In recent years, I visited the biblical site of Shiloh. The area is in serious need of upkeep and renovation (although it already has a quality website), so the government’s decision to allocate significant funds and designate it a national heritage site comes just in time. The usual naysayers are crying foul and saying: “This is a controversial decision because of the site’s location in the heart of Samaria, between Ramallah and Nablus.” Indeed, much like the state of Israel, which is like a bone lodged in the throat of the Arab world, wedged between Egypt, Jordan, Syria, and Lebanon.
This is exactly the point. To withstand the blows and face down the threats, including those from Iran and its evil satellites; the deceptive Palestinian propaganda which continues to falsely claim that there is no tie linking the Jewish people with their land, and that they would never recognize Israel as the state of the Jewish people; we are presenting our formative story, which leaves no doubt that our roots in this land are planted tenfold more firmly than all the lies spewed by the gang of fabricators from Ramallah and Gaza.
“Ariel University?” -- coming soon
Speaking of usual naysayers, these cult figures once again sounded grievances upon hearing the great news that steps were being taken to turn the Ariel University Center of Samaria into a full-fledged university. These naysayers consist of the boycott champions and slanderers who denounce everything that does not fit their worldview, crying out, “Stop Ariel University -- a Threat to Academia in Israel.”
A petition has been circulated by Dr. Nir Gov, a known advocate of boycotts who, I am ashamed to admit, works not far from me at the Weizmann Institute of Science. Obviously the opponents are trying to amass signatures on the English version, including enlisting the support of “an impressive colleague from abroad,” as part of the glorious campaign to sully the state of Israel’s name in the eyes of the world.
What is the danger in establishing a university on grounds that an overwhelming majority of Israelis agree should be part of the state in any future peace accord? According to Gov, the establishment of a college in Ariel “is part and parcel of the overall settlement effort” and “stemmed from political considerations that are disconnected from the needs and challenges facing academia in Israel.”
There was, of course, the obligatory mention of the catchphrases like “occupation” and “oppression.” Wow. What does Gov know about the needs and challenges facing Israeli academia? Don’t his outlandish statements stem from political considerations? Don’t they blind him to the prevailing realities on the ground?
The chief of staff and the erased prayer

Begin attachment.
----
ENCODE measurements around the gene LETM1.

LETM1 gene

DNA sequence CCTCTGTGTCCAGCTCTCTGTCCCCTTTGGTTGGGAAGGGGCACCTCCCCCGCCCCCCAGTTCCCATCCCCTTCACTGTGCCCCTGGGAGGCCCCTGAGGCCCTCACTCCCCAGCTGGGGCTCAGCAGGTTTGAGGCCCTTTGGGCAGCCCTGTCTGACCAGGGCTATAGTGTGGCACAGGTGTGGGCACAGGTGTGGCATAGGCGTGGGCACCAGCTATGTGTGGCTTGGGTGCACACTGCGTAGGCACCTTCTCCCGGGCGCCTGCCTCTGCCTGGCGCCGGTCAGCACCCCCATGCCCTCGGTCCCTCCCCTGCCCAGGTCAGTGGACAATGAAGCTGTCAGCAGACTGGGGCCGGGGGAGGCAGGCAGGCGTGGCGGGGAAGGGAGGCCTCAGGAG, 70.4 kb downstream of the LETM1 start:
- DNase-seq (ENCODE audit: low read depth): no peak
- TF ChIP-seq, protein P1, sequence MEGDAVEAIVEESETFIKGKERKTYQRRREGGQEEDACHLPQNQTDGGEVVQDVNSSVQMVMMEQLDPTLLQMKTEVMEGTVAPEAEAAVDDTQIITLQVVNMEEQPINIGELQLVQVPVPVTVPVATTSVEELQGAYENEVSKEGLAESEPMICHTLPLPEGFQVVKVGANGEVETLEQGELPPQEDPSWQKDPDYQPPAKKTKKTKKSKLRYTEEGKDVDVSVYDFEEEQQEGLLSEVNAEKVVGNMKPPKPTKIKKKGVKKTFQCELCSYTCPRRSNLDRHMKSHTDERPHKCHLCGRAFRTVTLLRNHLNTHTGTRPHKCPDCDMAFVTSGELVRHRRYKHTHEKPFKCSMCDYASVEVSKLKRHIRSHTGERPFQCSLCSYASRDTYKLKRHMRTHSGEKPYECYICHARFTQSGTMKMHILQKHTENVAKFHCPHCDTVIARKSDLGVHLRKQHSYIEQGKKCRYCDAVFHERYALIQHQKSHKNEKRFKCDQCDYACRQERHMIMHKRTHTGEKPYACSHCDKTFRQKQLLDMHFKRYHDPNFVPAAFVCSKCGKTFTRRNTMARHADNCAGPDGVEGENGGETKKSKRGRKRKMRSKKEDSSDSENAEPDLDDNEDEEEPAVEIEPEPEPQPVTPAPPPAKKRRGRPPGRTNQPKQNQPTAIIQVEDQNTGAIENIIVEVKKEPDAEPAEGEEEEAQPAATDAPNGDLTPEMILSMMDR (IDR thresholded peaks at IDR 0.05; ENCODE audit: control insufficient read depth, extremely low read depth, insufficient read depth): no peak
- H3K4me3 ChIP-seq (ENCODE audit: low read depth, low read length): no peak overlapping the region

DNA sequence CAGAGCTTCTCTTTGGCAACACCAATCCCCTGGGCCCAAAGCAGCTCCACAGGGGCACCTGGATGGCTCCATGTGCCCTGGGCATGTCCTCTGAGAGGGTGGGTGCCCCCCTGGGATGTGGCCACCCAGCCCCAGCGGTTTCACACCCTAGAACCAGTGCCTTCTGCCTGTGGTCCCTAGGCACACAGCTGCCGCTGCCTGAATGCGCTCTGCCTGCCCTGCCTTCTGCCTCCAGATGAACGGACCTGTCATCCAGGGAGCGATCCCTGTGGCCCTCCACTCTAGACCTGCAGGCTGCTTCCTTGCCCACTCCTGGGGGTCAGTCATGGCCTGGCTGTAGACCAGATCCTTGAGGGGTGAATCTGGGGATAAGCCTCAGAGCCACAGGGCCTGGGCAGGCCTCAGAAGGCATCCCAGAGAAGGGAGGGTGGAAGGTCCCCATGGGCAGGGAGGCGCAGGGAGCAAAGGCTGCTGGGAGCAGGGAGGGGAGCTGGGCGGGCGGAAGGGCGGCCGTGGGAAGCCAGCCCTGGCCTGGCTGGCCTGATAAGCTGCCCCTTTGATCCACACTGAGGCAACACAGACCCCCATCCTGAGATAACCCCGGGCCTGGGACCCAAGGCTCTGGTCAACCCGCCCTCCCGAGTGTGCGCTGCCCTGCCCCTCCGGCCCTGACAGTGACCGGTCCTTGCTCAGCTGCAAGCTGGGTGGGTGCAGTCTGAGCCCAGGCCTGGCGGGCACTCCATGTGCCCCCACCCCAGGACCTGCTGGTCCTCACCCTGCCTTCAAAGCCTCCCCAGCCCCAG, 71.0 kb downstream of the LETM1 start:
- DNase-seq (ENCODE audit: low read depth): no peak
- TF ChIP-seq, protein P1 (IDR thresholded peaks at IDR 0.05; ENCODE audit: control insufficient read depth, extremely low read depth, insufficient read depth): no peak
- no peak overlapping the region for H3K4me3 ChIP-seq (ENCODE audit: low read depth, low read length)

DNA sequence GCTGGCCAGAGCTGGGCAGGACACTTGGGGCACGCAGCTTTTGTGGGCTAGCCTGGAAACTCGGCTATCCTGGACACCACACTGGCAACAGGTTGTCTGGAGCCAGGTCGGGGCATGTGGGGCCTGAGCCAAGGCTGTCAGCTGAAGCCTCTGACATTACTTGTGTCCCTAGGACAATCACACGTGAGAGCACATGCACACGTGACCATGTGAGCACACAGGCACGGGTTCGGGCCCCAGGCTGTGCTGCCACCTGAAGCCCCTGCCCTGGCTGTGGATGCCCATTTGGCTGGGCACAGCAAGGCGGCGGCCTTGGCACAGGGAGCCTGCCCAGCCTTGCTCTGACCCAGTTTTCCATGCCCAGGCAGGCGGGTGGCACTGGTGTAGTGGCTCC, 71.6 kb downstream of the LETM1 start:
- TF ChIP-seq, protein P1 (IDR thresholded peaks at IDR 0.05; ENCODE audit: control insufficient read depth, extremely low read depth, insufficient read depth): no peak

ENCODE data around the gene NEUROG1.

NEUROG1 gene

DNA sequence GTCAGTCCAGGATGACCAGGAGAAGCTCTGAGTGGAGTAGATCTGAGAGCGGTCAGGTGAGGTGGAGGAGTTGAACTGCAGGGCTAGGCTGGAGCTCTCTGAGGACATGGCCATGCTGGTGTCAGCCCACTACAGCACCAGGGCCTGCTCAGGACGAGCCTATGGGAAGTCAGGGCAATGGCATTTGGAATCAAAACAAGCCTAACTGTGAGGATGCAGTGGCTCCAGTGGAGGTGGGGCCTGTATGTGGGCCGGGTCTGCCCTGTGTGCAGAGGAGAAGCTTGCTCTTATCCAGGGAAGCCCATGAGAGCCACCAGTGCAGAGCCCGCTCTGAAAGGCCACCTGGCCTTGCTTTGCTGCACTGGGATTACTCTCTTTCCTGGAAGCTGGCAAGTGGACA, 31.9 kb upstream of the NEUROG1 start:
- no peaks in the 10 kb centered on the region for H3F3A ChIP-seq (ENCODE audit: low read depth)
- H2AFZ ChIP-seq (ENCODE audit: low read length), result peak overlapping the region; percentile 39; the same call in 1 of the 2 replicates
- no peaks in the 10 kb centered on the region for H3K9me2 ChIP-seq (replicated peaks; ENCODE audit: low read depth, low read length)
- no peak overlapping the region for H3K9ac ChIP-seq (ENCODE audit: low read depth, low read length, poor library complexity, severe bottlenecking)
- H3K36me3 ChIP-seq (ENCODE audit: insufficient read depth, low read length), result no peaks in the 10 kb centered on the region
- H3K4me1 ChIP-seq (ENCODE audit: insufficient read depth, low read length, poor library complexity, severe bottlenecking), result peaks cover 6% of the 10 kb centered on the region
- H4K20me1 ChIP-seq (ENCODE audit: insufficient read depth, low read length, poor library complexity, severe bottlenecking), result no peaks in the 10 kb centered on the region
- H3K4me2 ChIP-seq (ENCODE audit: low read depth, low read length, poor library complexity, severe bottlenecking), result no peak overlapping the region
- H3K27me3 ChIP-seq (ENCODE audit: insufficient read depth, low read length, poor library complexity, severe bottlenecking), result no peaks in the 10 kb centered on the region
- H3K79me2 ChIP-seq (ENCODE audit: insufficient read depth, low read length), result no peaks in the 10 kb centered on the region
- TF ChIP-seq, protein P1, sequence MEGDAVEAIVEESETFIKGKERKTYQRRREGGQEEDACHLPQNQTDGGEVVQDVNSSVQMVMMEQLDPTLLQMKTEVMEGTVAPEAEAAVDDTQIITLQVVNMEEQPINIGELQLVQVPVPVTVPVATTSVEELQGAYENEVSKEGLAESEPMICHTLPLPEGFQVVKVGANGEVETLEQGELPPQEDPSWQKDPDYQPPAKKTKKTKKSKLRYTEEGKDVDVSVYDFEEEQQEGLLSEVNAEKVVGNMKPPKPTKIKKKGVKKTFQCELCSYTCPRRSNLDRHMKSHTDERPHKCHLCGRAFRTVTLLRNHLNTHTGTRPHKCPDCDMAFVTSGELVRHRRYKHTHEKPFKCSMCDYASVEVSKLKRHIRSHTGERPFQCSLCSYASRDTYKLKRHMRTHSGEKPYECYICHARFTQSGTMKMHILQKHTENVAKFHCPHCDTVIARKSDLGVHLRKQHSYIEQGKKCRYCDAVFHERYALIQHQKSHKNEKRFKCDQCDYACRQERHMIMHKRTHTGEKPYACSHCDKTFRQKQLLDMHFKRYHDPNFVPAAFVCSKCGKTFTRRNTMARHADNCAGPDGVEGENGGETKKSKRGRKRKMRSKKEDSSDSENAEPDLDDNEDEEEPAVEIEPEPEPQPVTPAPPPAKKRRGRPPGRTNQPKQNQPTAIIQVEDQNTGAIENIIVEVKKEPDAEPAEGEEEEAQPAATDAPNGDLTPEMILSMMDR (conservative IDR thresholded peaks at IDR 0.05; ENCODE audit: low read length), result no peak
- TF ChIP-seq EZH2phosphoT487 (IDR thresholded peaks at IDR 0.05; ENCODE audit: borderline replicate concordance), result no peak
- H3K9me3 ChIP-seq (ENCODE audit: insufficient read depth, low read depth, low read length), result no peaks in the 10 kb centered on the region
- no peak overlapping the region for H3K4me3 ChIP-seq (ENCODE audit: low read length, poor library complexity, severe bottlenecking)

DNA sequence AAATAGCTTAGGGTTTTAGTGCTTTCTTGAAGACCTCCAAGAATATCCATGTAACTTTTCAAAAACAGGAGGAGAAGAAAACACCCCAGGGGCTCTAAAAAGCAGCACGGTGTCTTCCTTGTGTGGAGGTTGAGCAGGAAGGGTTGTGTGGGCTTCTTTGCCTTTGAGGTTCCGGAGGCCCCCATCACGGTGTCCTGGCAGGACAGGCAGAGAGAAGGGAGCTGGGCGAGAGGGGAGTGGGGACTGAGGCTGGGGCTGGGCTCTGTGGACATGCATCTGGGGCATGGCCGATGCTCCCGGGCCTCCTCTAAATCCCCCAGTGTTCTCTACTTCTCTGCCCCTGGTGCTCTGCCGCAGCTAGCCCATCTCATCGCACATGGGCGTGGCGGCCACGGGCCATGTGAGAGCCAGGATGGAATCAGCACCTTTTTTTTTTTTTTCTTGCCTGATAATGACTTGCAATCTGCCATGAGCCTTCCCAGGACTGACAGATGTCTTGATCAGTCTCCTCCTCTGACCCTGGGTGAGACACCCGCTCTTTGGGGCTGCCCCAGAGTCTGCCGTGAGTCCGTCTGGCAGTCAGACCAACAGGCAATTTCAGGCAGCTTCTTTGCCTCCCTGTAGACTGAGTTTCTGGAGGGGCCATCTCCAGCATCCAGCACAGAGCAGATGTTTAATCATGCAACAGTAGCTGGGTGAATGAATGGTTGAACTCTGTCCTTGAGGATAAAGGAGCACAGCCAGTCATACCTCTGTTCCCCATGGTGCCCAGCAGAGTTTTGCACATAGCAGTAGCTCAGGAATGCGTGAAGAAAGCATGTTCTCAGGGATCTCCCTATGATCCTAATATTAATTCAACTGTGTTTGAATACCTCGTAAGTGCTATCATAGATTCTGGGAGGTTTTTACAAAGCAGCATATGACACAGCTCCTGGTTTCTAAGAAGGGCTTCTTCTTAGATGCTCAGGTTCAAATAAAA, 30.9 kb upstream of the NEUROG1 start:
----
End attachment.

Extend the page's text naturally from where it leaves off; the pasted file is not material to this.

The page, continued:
From biblical Jewish warrior we move on to contemporary Jewish warriors. Two weeks ago, IDF Chief of General Staff Lt. Gen. Benny Gantz attended a bar mitzvah celebration for the son of a childhood friend of mine. He brought an old friend, a retired American general, with him. Perhaps Gantz was intent on demonstrating his affinity for Jewish culture for his friend.
When he approached the microphone to speak, he recounted how he had just returned from a trip to the Western Wall and the Generations Center. He said the visit there enabled him to make a deep, personal connection with his nation’s history. When Gantz left the center, he wanted to stop by the foot of the Western Wall and say a short prayer. What does the army’s top officer pray for? There is the prayer for the wellbeing of IDF soldiers and the prayer for the security of the state.
He took a prayer book and flipped to the right page, when he noticed the prayer for the IDF soldier had been blotted over with ink. He turned the page and saw that the prayer for the wellbeing of the state had been also vandalized. “Someone who is Jewish, unfortunately, someone who apparently is quite detached from life, chose to blot out the prayer,” he said.
A veteran warrior like Gantz would not let this pass. He chose to fight back, defiantly stating that the person who scribbled out the prayers failed in his duty. “I went through with my original plan and read the text that was supposed to be erased,” the army chief said.
Heroism is not measured solely in terms of pulling wounded comrades out of the battlefield. Rescuing holy texts from ruins is also an act of heroism. These are words. These are the remnants of life. These are our hopes. A prayer that is erased and then uttered anew at the Western Wall on Sabbath eve, just steps away from the Temple Mount, by the chief of staff of the Israel Defense Forces.